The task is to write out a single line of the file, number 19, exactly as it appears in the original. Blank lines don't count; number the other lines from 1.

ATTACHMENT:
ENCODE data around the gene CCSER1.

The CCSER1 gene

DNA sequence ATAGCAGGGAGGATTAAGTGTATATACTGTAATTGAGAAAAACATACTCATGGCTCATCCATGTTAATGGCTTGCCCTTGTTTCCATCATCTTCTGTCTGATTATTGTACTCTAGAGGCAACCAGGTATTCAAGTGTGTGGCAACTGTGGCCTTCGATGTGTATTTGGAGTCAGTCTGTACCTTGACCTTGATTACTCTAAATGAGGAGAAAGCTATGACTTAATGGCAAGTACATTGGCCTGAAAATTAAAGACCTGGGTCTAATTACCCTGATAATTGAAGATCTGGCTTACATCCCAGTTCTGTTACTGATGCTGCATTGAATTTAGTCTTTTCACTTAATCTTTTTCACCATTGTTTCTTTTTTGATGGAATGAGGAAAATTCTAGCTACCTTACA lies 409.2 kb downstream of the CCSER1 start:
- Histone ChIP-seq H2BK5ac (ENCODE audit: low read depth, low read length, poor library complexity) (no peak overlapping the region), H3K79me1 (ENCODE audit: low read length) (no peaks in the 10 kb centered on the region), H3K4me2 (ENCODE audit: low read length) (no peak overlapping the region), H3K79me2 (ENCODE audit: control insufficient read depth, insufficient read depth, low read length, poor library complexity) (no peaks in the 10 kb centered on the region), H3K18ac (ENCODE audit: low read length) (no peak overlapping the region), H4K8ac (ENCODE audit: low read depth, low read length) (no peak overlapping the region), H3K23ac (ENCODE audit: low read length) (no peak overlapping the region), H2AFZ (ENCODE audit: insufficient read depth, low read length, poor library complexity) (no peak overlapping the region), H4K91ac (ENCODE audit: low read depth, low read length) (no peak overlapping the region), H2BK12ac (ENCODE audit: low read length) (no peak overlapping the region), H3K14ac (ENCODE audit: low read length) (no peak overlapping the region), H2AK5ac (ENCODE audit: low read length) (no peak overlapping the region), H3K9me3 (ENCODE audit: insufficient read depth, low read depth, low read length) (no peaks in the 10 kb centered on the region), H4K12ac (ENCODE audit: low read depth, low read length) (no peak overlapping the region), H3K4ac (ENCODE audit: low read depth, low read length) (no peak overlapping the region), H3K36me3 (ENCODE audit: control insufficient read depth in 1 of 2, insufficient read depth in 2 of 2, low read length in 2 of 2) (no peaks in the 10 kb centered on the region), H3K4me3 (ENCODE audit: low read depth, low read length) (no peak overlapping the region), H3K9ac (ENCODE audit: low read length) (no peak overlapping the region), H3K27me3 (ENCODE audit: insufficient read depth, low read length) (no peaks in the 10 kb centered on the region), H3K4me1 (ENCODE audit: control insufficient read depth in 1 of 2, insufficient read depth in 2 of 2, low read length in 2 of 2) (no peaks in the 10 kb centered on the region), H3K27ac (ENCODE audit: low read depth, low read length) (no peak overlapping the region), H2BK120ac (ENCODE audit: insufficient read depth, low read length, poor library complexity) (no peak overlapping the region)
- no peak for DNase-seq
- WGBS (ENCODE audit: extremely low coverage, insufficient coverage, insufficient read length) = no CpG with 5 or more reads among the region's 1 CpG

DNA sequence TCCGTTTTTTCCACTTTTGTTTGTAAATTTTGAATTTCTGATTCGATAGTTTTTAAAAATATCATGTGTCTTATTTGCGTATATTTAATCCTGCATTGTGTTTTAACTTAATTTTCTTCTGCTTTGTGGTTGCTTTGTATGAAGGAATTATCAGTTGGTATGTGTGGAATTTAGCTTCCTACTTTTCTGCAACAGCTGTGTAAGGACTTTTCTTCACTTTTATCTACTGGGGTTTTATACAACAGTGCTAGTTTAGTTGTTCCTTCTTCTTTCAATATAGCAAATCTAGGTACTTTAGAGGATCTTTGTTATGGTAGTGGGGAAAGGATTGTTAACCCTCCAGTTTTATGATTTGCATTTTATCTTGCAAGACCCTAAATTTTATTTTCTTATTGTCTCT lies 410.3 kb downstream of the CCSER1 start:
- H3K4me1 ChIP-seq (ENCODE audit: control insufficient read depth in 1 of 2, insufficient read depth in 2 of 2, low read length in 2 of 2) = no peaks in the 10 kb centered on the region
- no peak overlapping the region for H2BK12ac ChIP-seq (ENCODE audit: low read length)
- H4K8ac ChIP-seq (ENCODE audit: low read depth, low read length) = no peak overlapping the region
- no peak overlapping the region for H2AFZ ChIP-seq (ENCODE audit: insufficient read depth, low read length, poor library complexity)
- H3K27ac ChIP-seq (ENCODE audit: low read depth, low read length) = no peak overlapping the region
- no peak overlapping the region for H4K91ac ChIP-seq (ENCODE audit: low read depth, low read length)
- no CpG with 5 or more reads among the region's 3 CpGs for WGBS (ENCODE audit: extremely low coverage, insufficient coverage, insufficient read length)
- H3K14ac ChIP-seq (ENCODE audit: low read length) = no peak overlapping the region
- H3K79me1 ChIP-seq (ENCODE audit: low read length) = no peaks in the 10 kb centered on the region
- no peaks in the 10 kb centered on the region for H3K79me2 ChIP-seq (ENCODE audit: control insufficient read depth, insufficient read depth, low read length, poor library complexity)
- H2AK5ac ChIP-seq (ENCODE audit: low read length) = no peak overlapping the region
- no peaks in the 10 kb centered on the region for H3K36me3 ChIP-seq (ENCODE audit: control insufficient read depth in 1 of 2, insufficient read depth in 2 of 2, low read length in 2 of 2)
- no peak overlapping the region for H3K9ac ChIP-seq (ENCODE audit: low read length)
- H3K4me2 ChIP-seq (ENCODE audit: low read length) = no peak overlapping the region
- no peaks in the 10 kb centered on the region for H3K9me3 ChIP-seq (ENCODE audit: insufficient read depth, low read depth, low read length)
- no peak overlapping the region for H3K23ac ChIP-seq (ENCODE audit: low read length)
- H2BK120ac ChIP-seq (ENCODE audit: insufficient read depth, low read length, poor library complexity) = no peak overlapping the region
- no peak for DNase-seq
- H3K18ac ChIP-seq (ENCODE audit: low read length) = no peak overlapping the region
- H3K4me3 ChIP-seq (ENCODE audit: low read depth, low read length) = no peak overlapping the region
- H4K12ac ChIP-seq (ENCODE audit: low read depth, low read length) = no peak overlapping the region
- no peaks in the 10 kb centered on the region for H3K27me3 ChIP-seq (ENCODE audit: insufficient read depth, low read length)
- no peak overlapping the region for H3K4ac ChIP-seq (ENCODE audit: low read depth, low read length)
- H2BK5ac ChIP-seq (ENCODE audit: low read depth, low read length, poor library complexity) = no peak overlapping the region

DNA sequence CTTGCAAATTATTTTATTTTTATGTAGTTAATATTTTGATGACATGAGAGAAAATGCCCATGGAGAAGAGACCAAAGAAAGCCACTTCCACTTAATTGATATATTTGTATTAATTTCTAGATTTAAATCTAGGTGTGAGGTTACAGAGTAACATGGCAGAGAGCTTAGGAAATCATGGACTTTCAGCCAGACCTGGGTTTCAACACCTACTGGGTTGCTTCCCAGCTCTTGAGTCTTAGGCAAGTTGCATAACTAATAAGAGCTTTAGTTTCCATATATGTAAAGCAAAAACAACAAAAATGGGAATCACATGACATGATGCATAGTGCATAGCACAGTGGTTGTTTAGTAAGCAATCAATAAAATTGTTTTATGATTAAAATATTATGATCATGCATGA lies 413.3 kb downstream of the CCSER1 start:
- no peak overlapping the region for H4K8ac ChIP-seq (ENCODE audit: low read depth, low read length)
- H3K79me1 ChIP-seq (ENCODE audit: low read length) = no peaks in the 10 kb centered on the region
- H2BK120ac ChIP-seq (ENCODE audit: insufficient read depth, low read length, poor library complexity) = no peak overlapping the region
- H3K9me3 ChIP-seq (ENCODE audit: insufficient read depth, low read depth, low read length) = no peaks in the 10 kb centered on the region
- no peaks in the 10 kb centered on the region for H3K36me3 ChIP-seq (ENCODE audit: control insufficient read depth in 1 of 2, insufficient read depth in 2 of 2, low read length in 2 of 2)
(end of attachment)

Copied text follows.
- no peaks in the 10 kb centered on the region for H3K36me3 ChIP-seq (ENCODE audit: control insufficient read depth in 1 of 2, insufficient read depth in 2 of 2, low read length in 2 of 2)